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Home Office Policies Driving Families Apart

Love has been said to conquer all, however, it may have met its match when it comes to the Home Office, as increasingly costly and stringent visa application processes are wrongly denying many genuine UK-EU couples the right to family life in the UK. 

As the Home Office attempts to reduce the number of sham marriages and marriages of convenience that take place in the UK, the application process for a Spouse Visa UK has become increasingly strenuous. A Freedom of Information request revealed that in 2018, 2,868 marriage registrations were flagged as potentially fraudulent, marking a 40% increase from 2014.

With the implementation of Theresa May’s hostile environment policy in 2012, which makes residing in the UK as difficult as possible for those without leave to remain, such figures could represent the increasing pressure and suspicion felt by those working under the policy. This March, another hurdle was introduced for UK-EU couples as the Government announced that if a partner is to miss just one interview for their application, the Secretary of State has the right to dismiss their application completely, even if the couple satisfy all other requirements. 

Another barrier for UK-EU couples and their children attempting to settle in the UK is a financial one. The average cost of a Spouse Visa currently stands at £1,523 per person and this increases by £3,800 for the first child in the family unit, and by an additional £2,400 for every child after this- not to mention that the Visa itself requires applicants to be earning a minimum of £18,600 to be eligible in the first place. These costs also neglect to include those that migrants need to pay for their compulsory English language test, lawyer fees, to register their biometric information and the Immigration Health Surcharge which has doubled from £200 to £400 a year this January. However, according to Full Fact, as many as 41% of the UK population fail to meet the income threshold required for this visa, creating yet another barrier for families across the UK and EU. 

With refusal rates of the Spouse Visa increasing, and statistics suggesting that certain ethnicities are more likely to face refusal than others, the maintenance of familial relationships through platforms such as Facetime and Skype has become an increasingly common occurrence. The ability to see your partner or child’s face through a small screen and a winding maze of data can in no way compare to the comfort of a personal connection, yet this does not prevent such a cruel fate from occurring to genuine familial units nationwide.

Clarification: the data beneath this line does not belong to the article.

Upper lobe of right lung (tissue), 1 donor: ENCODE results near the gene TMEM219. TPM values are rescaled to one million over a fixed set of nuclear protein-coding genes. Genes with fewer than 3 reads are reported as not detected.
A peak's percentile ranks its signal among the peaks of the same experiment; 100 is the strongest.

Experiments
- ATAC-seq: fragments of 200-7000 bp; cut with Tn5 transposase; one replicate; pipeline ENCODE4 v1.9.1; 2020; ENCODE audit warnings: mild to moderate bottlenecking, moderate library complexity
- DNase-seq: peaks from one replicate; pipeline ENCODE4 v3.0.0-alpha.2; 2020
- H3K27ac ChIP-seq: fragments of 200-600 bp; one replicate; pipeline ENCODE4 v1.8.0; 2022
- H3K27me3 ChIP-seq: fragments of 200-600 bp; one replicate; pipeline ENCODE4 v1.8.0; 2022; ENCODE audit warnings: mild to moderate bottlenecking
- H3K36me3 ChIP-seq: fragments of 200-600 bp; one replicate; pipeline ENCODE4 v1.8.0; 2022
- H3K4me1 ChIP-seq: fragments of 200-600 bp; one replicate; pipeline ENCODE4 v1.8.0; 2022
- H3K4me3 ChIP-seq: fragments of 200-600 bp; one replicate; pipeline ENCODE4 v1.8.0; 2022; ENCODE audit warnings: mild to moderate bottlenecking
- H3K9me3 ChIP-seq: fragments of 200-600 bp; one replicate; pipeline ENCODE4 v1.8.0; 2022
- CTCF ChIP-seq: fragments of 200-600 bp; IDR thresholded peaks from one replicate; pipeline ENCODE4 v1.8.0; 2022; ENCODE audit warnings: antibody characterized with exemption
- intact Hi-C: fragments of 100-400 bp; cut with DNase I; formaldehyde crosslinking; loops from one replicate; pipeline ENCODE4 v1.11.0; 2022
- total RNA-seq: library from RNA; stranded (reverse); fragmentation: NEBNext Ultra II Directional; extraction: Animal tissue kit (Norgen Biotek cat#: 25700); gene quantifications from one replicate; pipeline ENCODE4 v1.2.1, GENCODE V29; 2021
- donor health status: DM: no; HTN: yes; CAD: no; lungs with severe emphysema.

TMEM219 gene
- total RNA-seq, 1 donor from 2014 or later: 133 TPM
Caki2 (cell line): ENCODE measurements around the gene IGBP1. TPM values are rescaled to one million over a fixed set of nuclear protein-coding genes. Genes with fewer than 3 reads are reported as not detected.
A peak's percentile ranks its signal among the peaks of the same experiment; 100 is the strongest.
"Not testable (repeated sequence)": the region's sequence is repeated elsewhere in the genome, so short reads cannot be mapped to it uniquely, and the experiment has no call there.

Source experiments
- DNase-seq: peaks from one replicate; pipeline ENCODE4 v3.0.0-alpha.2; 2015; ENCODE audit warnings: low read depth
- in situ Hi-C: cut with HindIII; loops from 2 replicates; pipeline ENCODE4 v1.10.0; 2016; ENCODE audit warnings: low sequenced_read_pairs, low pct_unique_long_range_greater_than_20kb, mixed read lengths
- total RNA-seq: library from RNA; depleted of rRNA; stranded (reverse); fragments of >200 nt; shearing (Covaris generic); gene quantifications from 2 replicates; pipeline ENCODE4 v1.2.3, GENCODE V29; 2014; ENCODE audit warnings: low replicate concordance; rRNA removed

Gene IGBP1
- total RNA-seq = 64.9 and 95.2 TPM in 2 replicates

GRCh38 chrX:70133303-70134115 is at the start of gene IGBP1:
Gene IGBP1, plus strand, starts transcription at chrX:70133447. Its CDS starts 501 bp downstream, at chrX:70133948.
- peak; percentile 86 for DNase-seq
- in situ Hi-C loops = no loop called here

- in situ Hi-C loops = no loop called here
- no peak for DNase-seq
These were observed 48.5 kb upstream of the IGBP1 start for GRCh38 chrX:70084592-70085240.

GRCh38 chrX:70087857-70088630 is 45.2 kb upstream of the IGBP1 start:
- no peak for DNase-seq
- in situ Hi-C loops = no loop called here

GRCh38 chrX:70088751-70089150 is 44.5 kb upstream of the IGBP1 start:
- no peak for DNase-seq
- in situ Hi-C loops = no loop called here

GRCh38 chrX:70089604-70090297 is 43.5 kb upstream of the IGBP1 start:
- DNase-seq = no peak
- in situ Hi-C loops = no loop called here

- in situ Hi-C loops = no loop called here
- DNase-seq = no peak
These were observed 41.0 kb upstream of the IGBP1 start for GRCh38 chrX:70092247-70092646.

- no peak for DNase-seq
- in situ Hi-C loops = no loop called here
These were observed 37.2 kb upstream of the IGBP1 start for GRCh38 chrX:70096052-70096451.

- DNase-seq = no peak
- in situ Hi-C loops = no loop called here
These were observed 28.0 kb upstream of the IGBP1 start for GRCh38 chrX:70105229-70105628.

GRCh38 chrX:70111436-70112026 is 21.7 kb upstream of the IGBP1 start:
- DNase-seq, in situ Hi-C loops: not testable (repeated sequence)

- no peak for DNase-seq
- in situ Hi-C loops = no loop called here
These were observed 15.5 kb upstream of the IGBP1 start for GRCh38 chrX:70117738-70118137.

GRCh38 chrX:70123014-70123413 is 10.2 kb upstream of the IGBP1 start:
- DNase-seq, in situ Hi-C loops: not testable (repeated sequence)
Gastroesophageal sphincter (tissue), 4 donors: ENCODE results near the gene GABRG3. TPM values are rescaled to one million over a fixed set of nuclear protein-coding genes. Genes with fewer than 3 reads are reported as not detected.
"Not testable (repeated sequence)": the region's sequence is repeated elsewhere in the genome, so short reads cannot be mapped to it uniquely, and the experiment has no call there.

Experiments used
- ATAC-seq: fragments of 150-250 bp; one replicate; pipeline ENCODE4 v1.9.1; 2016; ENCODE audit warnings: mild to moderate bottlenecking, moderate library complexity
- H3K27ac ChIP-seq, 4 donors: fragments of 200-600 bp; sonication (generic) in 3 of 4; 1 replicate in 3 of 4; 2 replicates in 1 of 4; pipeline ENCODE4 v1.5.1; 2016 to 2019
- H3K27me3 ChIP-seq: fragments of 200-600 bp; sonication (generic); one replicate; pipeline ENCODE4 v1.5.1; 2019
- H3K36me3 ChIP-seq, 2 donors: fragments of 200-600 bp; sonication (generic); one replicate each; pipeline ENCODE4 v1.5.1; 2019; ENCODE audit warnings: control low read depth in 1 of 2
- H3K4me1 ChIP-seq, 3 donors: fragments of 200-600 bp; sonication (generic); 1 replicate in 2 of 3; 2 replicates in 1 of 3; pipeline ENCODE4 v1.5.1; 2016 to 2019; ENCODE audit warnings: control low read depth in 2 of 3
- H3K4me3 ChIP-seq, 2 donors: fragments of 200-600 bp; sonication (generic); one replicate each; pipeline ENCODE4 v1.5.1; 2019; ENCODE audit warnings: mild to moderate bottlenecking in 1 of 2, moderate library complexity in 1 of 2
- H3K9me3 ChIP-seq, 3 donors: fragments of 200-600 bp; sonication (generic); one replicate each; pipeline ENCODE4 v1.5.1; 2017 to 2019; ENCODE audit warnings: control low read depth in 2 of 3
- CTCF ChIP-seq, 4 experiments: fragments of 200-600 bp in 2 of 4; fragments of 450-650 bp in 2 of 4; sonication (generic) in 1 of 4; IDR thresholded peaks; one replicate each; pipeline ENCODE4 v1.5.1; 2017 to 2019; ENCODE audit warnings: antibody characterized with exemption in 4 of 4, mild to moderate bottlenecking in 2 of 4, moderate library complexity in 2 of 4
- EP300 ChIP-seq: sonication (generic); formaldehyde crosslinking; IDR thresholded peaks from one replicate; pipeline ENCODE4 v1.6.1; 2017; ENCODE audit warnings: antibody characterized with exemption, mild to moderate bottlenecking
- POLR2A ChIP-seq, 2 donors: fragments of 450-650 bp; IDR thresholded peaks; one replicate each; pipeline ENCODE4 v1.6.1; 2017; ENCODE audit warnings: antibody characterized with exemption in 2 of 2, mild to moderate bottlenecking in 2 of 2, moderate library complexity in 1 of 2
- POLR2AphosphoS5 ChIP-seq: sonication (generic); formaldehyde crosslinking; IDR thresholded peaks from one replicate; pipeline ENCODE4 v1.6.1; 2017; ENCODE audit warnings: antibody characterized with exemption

Even those that are fortunate enough to meet the financial criteria for a Spouse Visa are up against the odds as it boasts one of the highest refusal rates of any UK Visa. The Home Office’s ‘genuine relationship test’ is a hurdle that many applicants fail to overcome too, as many struggle to submit an adequate amount of evidence to prove their relationship is genuine or subsisting and can be refused for supplying either too much or too little. Evidence can include photographs, marriage certificates, bills and general correspondence between the couple. This process itself can already be invasive and arduous for many, and with such efforts appearing increasingly futile, thousands are left feeling hopeless in the face of such uncertain and strenuous times.

As of 2021, the skills-based immigration plan which will be enforced along with Brexit will mean that for all European entrants to the UK, applying for a Visa will become mandatory. More EU nationals than ever will need to apply for a Spouse Visa to enter the UK, and with a reputation for its notoriously taxing application process, many will feel disadvantaged and faced with the harrowing prospect of being torn apart from their families if they are unable to satisfy such exhaustive requirements.

Ultimately, attempts to crack down on the number of sham marriages have left thousands of innocent families caught in the crossfire, and unjustly separated from their loved ones. Extortionate financial costs, income thresholds and unfair application procedures have also contributed to the rising number of UK-EU families that have been separated and with increasing suspicion from the Home Office continuing, it is likely that many will continue to face such daunting prospects. 

By Bethany Morris from the Immigration Advice Service – the UK’s leading organisation of immigration solicitors.| @IASImmigration

PHOTO: Jordan Whitt